Mendel’s Laws of Heredity
Despite the fact that people often have a difficult picture of Huntington’s disease and Phenylketonuria (PKU), two examples of hereditary psychological disorders, both disorders can be explained by a number of simple heredity rules. The essence of these rules was worked out more than a century ago by Gregor Mendel (1866). However, the rules have some exceptions.
Mendel’s Laws of Heredity
Mendel concluded that there are two elements of heredity. are present in every individual for every trait. These elements are separated from each other during the production of germ cells. The offspring receives one of the two elements, one from each parent. Mendel further concluded that one of these elements dominated the other, so that an individual has only one dominant element will display the property. The non-dominant, recessive, element is only voiced if both elements are recessive. This conclusion is the essence of Mendel’s first law: The law of divorce (The law of Segregation).
Mendel’s elements are now known as genes: the basic units of heredity. The alternative forms of genes become alleles mentioned. An individual’s combination of alleles becomes genotype mentioned. The observed properties become phenotype mentioned. Mendel systematically experimented with crosses between different types of pea plants. These races differed from each other in two or more characteristics. He discovered that the alleles for the two traits are inherited separately. In other words, the inheritance of one gene is not affected by the inheritance of the other gene. This is Mendels Law of independent assortment (The Law of independent assortment).
Most important about Mendel’s second law are the exceptions. We now know that genes do not float around in an egg or sperm cell. They are worn by chromosomes (literal meaning: ?? colored body ??: colored body). Genes are located in places called loci (simplicity: locus) on chromosomes. Egg cells contain one chromosome from each pair of the mother’s chromosomes and sperm cells contain one chromosome from each pair of the father’s chromosomes. However, Mendel’s law of independent assortment is violated when the genes for two traits are close to each other on the same chromosome. The two properties are then not inherited independently. This phenomenon becomes linkagementioned. Unless genes are close together on a chromosome, they will be recombined by a process of exchanging parts of chromosomes: crossing-over. Recombination occurs when germ cells are formed (meiosis) in the ovaries and testes. Such violations of Mendel’s laws make it possible to map genes on chromosomes using linkage analysis. For Huntington’s disease and Phenylketonuria (PKU), the connections between genes have been established and the genes responsible for the disorder have been identified.
Other Exceptions to Mendel’s Laws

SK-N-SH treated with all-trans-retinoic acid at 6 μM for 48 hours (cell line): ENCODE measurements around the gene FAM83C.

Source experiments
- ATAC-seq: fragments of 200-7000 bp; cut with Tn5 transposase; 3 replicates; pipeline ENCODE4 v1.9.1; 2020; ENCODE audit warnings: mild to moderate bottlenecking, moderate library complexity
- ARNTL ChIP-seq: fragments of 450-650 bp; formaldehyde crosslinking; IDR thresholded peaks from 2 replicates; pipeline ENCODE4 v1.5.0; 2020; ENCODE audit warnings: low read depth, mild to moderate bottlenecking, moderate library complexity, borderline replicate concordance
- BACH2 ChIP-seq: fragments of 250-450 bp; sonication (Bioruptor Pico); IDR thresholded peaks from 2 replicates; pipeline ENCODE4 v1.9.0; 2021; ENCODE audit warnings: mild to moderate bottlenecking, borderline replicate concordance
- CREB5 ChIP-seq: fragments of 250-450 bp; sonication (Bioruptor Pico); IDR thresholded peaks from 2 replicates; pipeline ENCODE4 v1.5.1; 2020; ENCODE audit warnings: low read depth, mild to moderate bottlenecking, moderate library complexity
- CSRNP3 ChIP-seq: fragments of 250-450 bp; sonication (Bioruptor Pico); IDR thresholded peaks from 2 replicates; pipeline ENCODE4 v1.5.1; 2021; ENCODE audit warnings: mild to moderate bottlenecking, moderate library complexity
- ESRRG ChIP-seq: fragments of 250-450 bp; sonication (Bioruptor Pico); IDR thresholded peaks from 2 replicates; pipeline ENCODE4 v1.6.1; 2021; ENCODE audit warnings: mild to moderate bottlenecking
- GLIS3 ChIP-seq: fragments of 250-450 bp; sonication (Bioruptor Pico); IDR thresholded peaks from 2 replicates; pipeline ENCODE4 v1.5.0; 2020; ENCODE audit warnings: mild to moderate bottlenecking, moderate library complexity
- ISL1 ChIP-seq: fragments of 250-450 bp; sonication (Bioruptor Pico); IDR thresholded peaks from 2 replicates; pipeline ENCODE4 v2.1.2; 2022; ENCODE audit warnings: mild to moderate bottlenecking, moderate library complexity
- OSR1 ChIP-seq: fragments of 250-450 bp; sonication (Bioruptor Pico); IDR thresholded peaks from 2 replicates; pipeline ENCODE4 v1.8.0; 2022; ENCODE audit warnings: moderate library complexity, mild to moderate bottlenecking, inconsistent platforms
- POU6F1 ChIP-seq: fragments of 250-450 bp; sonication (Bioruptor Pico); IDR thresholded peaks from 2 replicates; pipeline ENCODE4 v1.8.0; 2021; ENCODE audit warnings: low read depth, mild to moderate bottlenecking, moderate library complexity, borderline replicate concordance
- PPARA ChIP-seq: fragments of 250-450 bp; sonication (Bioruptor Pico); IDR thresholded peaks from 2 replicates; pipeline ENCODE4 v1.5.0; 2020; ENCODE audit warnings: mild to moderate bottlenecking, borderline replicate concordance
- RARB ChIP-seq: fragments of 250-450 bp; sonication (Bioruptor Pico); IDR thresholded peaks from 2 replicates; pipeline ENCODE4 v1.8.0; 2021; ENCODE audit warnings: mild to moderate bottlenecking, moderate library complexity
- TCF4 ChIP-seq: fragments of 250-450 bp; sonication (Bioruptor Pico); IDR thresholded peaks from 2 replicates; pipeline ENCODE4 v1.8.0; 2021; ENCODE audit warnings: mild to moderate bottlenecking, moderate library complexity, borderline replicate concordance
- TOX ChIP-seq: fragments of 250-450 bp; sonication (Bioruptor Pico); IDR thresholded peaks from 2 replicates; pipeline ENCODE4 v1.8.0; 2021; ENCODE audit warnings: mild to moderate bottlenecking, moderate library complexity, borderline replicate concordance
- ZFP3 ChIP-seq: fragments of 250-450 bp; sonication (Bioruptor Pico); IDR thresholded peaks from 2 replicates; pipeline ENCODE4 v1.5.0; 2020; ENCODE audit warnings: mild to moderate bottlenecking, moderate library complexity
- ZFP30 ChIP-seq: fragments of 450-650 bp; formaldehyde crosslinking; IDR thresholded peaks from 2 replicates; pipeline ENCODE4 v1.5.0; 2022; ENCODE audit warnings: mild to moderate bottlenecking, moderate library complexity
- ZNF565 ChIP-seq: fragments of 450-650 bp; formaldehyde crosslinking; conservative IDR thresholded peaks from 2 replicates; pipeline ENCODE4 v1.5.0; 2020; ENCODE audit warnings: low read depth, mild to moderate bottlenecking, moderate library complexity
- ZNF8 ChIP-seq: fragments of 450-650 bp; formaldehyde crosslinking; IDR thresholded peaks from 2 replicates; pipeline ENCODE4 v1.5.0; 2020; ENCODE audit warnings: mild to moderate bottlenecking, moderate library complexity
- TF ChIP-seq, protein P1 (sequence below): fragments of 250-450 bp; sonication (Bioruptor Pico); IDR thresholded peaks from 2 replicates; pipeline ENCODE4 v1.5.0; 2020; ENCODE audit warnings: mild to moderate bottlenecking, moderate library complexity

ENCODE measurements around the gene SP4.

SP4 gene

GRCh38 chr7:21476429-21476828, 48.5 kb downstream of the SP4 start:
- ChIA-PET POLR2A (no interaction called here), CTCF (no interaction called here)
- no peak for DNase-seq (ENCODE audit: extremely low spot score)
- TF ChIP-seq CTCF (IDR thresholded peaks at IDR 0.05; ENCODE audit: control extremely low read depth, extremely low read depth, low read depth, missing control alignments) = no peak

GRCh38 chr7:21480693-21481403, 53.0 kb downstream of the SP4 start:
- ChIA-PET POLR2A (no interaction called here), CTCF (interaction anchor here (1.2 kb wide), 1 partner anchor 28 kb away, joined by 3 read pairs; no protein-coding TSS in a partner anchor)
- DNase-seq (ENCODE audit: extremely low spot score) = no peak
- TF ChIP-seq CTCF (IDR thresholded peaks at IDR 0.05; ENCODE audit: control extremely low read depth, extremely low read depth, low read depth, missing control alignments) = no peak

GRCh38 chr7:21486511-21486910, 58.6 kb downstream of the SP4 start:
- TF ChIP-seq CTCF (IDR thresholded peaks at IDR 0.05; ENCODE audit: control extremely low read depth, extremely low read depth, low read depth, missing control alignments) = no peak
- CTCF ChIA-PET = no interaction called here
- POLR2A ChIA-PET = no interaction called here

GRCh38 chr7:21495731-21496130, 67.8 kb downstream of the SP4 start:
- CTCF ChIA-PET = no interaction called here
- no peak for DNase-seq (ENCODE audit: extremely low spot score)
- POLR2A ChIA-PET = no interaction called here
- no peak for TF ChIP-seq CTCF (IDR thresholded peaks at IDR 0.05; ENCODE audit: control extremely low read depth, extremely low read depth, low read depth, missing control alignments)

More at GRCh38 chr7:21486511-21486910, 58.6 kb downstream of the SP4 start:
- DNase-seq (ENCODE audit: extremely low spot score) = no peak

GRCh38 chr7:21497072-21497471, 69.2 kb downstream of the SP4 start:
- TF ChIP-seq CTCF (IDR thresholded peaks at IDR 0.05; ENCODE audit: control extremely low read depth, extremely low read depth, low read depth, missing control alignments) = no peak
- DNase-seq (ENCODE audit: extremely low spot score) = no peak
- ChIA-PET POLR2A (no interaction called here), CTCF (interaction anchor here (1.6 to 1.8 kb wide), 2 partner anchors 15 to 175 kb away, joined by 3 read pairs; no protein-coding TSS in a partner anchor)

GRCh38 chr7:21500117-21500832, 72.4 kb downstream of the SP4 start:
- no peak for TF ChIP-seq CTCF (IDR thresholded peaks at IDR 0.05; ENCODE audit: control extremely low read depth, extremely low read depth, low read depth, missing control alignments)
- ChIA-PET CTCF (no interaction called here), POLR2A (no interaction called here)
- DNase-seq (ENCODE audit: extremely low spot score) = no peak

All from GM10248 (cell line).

The most common exception to Mendel’s laws pertains to DNA mutations that do not affect the parents because they arise during the formation of the egg or sperm cells. This situation is not entirely a violation of Mendel’s laws because the new mutations are further inherited according to Mendel’s laws, despite the affected individuals having no affected parents. Many mental disorders arise from such spontaneous mutations.
Changes in chromosomes
Chromosome changes are a major cause of mental retardation. At the end of 1950 it was discovered that Down syndrome (Trisomy 21) is caused by the presence of a complete extra chromosome (chromosome 21). In this case, Mendel’s laws are being violated because the number of chromosomes that is inherited is different. 2 chromosomes are inherited from the mother and one chromosome is inherited from the father. This results in a fertilized egg with three times chromosome 21 instead of two times chromosome 21.
Multiple Triplet Repetitions
A special form of mutation involves the repetition of pieces of DNA. Short stretches of DNA (two, three or four nucleotide bases in length) are repeated a number of times or more than a dozen times. It is still unknown why this happens. Sometimes the number of repetitions at a particular locus is increased, higher than the normal ?? number of repetitions. This causes problems. This extensive number of triplet repeats is unstable and can increase in later generations. Ultimately, this leads to illnesses. For Huntington’s disease, longer repetitions lead to earlier onset and higher severity of the disease. The extended repetition of the triplet is CAG. This triplet codes for the amino acid glutamine and results in a protein with an extensive number of glutamines in the center of the protein. The extra glutamines change the three-dimensional structural organization of the protein and add new and toxic properties to the protein. This leads to the death of neurons in the brain. Despite the fact that this mutation goes against Mendel’s Laws, Huntington’s disease is otherwise inherited according to Mendel’s Laws.
Another example of an exception to Mendel’s laws is genomic imprenting. For the expression of a gene, it depends on whether the gene originates from the father or the mother. The precise mechanism by which the allele of one parent is expressed is unknown. We do know that it relates to the inactivity of part of the gene through a process called methylation.